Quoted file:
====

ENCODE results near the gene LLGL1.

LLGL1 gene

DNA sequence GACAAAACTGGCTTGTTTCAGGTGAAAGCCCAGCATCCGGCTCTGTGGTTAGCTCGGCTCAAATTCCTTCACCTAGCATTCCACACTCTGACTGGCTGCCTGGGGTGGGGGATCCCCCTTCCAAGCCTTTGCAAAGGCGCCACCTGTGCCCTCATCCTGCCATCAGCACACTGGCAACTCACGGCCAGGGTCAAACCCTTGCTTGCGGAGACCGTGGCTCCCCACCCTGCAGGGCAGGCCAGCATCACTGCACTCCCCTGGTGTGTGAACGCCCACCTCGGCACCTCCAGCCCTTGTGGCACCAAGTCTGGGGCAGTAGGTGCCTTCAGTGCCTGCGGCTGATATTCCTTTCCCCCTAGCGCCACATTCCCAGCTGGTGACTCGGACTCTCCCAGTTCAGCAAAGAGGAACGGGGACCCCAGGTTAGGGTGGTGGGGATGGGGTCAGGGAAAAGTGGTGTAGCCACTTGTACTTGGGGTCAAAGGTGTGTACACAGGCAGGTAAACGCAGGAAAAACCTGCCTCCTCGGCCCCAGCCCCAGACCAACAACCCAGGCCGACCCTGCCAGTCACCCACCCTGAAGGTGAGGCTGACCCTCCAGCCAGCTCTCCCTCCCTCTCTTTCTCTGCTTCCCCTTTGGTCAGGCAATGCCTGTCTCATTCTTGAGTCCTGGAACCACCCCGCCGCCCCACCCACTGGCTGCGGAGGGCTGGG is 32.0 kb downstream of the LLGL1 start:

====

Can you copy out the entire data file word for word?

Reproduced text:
ENCODE results near the gene LLGL1.

LLGL1 gene

DNA sequence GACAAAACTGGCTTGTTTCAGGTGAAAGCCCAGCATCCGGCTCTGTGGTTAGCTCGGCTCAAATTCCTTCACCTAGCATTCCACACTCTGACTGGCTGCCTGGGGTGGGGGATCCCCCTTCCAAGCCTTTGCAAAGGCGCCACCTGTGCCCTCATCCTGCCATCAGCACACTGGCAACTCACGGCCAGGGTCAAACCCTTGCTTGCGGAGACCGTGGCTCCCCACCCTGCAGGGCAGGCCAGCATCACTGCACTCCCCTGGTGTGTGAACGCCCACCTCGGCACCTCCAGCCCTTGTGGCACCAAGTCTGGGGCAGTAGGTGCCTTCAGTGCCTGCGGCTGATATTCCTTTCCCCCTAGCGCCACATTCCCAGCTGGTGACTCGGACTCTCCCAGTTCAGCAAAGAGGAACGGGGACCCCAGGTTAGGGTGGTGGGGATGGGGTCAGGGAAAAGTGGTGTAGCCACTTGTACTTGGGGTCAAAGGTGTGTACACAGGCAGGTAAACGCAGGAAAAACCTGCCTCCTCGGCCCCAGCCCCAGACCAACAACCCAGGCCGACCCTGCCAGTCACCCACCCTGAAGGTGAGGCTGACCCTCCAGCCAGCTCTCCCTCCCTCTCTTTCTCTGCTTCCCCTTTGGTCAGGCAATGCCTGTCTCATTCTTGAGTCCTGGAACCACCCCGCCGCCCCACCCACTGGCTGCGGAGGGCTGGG is 32.0 kb downstream of the LLGL1 start: